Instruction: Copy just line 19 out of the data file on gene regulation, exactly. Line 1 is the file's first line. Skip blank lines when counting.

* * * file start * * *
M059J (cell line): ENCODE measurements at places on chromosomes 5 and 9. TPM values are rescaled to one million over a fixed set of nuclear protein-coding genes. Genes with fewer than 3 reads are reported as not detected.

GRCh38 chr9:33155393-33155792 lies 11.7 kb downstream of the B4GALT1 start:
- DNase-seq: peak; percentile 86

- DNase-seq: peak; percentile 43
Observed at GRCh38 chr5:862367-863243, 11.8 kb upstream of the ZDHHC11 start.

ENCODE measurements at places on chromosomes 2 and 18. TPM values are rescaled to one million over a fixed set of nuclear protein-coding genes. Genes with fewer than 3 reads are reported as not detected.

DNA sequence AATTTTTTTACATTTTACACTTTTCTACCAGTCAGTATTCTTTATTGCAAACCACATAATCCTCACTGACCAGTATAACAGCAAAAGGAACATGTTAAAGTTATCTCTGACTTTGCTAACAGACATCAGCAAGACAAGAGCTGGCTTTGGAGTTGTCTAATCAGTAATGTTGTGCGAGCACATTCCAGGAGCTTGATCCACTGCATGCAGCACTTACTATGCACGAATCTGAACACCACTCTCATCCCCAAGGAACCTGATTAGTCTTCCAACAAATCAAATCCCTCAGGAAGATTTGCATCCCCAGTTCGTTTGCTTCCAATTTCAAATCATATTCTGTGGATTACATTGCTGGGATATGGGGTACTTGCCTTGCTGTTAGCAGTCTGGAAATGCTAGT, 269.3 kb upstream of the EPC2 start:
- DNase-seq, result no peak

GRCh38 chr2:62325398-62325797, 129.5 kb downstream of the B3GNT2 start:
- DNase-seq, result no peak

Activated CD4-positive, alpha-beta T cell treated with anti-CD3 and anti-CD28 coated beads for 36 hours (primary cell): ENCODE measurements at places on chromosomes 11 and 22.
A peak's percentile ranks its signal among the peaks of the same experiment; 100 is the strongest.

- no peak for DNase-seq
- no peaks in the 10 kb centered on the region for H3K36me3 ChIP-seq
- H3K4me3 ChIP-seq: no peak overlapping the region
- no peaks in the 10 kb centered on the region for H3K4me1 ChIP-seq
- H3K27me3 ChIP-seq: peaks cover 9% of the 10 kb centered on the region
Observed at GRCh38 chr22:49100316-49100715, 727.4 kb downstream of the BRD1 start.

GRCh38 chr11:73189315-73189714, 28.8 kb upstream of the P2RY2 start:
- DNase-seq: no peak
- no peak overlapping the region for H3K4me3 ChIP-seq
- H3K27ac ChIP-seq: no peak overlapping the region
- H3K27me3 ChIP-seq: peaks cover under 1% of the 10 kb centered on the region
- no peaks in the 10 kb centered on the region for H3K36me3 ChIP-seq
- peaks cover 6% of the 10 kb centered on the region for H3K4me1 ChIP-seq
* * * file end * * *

GRCh38 chr11:73189315-73189714, 28.8 kb upstream of the P2RY2 start: